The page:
Embedding indigenous Perspectives into Science

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Embedding Indigenous Perspectives into Science to support implementation of the Australian Curriculum …

Embedding Indigenous Perspectives into Science to support implementation of the Australian Curriculum
Joe Sambono, Queensland Department of Education, Training and Employment

Presentation at Yamaiyamarna Paitya | Teachers are deadly! 2012 national MATSITI conference, July 9-11, Tarndanya (Adelaide), 9-11 July.
More Aboriginal and Torres Strait Islander Teachers Initiative.

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  • Who am I, What do I do, C2C-P-10
  • Barriers and resistance! Not science…philosophy, epistemologies and empiricism. Hidden history…shame or embarrasment in teachers knowledge gap…racism euro dominance of society.
  • Red dots show where ACARA have identified content descriptors that include Aboriginal & Torres Strait Islander histories and cultures
  • Black dots show content descriptors where I have been able to see opportunities to include Aboriginal and Torres Strait Islander histories and culture
  • Total dots represent times content descriptors have been used from P-10, green indicates single content descriptors that have been used more than once by

Transcript

  • 1. Embedding Indigenous perspectives into resources to support implementation of theAustralian Curriculum - Science.
  • 2. Joe SambonoPrincipal Project OfficerIndigenous Schooling Support Unit –CSQDepartment of Education, Training and Employmentjoseph.sambono@dete.qld.gov.auC2C P-10Science
  • 3. Why embed Indigenous histories and cultures into curriculum?• ACARA:The Aboriginal and Torres Strait Islander priority provides opportunities for all learners to deepen their knowledge of Australia by engaging with the world’s oldest continuous living cultures. This knowledge and understanding will enrich their ability to participate positively in the ongoing development of Australia.• Reconciliation• Positive identities• Hidden histories/facts• Greater educational outcomes for Indigenous students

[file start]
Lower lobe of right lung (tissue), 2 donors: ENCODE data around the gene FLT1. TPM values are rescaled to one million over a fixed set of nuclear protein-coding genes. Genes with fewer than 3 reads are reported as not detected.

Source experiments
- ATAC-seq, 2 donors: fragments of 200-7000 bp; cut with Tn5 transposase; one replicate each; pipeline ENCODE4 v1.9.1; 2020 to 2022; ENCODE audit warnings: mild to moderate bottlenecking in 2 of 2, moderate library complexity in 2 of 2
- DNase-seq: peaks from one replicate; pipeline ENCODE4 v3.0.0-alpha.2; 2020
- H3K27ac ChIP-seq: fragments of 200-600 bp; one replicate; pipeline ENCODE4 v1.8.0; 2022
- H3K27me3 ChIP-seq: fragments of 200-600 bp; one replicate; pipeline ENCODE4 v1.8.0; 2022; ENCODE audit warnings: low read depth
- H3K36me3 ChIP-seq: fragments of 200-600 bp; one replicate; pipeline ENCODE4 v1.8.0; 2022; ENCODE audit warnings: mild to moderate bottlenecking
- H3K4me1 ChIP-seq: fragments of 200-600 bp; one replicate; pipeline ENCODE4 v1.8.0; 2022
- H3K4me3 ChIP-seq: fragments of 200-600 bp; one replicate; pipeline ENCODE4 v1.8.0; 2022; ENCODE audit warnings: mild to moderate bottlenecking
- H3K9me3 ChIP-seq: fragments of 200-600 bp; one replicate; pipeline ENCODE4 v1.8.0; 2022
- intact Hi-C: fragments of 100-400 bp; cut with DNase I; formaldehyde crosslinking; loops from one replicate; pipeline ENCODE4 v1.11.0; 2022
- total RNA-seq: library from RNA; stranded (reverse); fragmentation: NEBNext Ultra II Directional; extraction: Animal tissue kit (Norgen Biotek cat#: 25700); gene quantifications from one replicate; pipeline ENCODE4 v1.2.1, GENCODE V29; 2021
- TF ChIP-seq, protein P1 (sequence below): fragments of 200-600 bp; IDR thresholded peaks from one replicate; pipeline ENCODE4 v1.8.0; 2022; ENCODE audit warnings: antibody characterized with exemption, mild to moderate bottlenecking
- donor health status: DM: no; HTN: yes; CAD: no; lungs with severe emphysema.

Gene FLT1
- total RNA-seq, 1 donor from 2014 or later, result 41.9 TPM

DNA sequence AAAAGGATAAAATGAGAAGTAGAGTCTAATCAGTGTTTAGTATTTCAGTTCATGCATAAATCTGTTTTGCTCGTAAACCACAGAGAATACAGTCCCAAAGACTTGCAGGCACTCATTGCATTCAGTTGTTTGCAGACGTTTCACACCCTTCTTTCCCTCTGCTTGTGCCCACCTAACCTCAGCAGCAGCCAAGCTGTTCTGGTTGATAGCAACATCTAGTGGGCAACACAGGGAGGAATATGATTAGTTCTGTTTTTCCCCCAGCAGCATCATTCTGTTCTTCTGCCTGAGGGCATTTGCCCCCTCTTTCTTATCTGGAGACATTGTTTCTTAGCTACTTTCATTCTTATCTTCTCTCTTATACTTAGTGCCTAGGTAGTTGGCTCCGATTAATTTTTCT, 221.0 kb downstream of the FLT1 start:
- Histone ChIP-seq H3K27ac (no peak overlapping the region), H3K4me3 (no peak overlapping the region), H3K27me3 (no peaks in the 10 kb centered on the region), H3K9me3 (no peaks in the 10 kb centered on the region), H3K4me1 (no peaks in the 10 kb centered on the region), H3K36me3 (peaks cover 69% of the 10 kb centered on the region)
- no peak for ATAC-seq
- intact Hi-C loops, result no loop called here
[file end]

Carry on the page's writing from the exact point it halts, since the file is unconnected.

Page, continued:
• 4. Barriers to embedding• Many established educators are products of a system that has not acknowledged or taught them about Indigenous Australians• Major knowledge gaps exist in our educators…us too. We can’t know all.• Subject snobbery and gatekeeping• We are still recovering from past mandates.
  • 5. Science as an Indigenous perspective/context• Debate• Parallels often accepted easier than perspectives.• More education and awareness of Indigenous knowledge will in time change erroneous views• Things are changing…Indigenous ways are progressively being recognised more and more….
  • 6. TEK is becoming more regarded by scientists and is gaining traction and recognition as science knowledge.Applied ecology/ Restoration ecology are fields of science that are being utilised more and more with the realisation that the earths environments are in distress.Applied and restorative ecology rely heavily on the TEK held by indigenous groups when formulating better land management practices.Our technological advancements have separated us further and further from the land. This has massive ramifications. No doubt we will be looking at how Indigenous groups of the world lived sustainably more and more.I believe it is here that we will see Aboriginal and Torres Strait Islander science and the ways traditional knowledge and western scientific knowledge can be complementary.Jan 2012 ecological management and restoration special issue on entirely on indigenous land and sea management.
  • 7. Cross-Curriculum PriorityACARA also recognise the significance of Indigenous Science Knowledge and have included it as one of three cross-curriculum PRIORITIESThe Australian Curriculum: science values Aboriginal and Torres Strait Islander histories and cultures. It acknowledges that Aboriginal and Torres Strait Islander Peoples have longstanding scientific knowledge traditions.